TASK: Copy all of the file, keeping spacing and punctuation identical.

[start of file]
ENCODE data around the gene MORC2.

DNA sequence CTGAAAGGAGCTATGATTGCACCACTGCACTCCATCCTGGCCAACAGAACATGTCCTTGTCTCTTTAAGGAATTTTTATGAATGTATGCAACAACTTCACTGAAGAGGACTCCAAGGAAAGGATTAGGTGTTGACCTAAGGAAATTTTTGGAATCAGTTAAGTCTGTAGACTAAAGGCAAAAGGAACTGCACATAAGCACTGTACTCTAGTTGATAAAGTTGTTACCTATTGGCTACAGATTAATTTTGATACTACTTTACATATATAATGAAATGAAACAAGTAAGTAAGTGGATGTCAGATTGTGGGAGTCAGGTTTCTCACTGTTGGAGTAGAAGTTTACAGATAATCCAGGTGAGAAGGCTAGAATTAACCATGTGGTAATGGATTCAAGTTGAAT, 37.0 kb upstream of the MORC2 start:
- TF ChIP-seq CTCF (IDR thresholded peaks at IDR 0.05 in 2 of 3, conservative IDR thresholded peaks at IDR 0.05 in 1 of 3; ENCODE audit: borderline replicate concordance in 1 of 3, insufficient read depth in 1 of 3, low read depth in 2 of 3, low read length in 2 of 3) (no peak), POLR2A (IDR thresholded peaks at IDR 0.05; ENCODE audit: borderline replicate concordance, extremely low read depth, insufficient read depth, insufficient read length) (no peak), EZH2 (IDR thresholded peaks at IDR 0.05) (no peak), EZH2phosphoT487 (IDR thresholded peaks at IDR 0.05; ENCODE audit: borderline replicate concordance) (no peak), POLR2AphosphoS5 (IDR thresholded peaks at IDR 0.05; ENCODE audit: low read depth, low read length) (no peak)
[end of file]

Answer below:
ENCODE data around the gene MORC2.

DNA sequence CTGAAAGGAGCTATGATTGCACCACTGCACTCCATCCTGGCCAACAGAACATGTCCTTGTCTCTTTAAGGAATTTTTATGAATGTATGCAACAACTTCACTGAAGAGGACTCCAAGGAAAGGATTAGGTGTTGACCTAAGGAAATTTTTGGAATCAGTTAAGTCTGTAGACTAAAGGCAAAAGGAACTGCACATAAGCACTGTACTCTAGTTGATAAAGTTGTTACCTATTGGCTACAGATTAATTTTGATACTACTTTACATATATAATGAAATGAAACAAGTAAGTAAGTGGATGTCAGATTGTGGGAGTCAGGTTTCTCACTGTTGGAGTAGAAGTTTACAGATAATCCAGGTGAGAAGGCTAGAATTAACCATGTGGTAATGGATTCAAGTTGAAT, 37.0 kb upstream of the MORC2 start:
- TF ChIP-seq CTCF (IDR thresholded peaks at IDR 0.05 in 2 of 3, conservative IDR thresholded peaks at IDR 0.05 in 1 of 3; ENCODE audit: borderline replicate concordance in 1 of 3, insufficient read depth in 1 of 3, low read depth in 2 of 3, low read length in 2 of 3) (no peak), POLR2A (IDR thresholded peaks at IDR 0.05; ENCODE audit: borderline replicate concordance, extremely low read depth, insufficient read depth, insufficient read length) (no peak), EZH2 (IDR thresholded peaks at IDR 0.05) (no peak), EZH2phosphoT487 (IDR thresholded peaks at IDR 0.05; ENCODE audit: borderline replicate concordance) (no peak), POLR2AphosphoS5 (IDR thresholded peaks at IDR 0.05; ENCODE audit: low read depth, low read length) (no peak)